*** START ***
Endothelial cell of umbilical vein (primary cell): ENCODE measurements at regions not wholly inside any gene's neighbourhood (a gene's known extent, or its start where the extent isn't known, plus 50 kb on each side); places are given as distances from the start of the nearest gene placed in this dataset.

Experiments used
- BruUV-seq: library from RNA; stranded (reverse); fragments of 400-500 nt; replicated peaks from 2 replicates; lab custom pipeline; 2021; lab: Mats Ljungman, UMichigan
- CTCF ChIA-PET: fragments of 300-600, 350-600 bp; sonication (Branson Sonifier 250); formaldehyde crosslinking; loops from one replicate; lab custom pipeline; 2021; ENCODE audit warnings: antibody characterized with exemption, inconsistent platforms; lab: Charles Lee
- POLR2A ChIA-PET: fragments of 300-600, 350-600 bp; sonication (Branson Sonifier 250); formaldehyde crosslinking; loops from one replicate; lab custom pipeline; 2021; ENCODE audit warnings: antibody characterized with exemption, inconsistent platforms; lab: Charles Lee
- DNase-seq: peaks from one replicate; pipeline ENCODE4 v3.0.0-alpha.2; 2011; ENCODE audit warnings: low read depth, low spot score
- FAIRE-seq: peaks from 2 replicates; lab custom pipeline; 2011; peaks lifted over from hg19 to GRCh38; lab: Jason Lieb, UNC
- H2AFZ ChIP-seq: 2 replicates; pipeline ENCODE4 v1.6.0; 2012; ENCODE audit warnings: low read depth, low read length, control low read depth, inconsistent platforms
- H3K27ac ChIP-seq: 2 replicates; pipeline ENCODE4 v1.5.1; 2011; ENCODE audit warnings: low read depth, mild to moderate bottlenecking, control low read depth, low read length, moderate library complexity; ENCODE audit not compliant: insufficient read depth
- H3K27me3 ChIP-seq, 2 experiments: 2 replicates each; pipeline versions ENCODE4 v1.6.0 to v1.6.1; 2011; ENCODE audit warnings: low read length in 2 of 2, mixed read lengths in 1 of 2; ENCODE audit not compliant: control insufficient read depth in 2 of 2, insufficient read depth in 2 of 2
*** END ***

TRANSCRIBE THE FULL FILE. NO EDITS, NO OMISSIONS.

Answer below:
Endothelial cell of umbilical vein (primary cell): ENCODE measurements at regions not wholly inside any gene's neighbourhood (a gene's known extent, or its start where the extent isn't known, plus 50 kb on each side); places are given as distances from the start of the nearest gene placed in this dataset.

Experiments used
- BruUV-seq: library from RNA; stranded (reverse); fragments of 400-500 nt; replicated peaks from 2 replicates; lab custom pipeline; 2021; lab: Mats Ljungman, UMichigan
- CTCF ChIA-PET: fragments of 300-600, 350-600 bp; sonication (Branson Sonifier 250); formaldehyde crosslinking; loops from one replicate; lab custom pipeline; 2021; ENCODE audit warnings: antibody characterized with exemption, inconsistent platforms; lab: Charles Lee
- POLR2A ChIA-PET: fragments of 300-600, 350-600 bp; sonication (Branson Sonifier 250); formaldehyde crosslinking; loops from one replicate; lab custom pipeline; 2021; ENCODE audit warnings: antibody characterized with exemption, inconsistent platforms; lab: Charles Lee
- DNase-seq: peaks from one replicate; pipeline ENCODE4 v3.0.0-alpha.2; 2011; ENCODE audit warnings: low read depth, low spot score
- FAIRE-seq: peaks from 2 replicates; lab custom pipeline; 2011; peaks lifted over from hg19 to GRCh38; lab: Jason Lieb, UNC
- H2AFZ ChIP-seq: 2 replicates; pipeline ENCODE4 v1.6.0; 2012; ENCODE audit warnings: low read depth, low read length, control low read depth, inconsistent platforms
- H3K27ac ChIP-seq: 2 replicates; pipeline ENCODE4 v1.5.1; 2011; ENCODE audit warnings: low read depth, mild to moderate bottlenecking, control low read depth, low read length, moderate library complexity; ENCODE audit not compliant: insufficient read depth
- H3K27me3 ChIP-seq, 2 experiments: 2 replicates each; pipeline versions ENCODE4 v1.6.0 to v1.6.1; 2011; ENCODE audit warnings: low read length in 2 of 2, mixed read lengths in 1 of 2; ENCODE audit not compliant: control insufficient read depth in 2 of 2, insufficient read depth in 2 of 2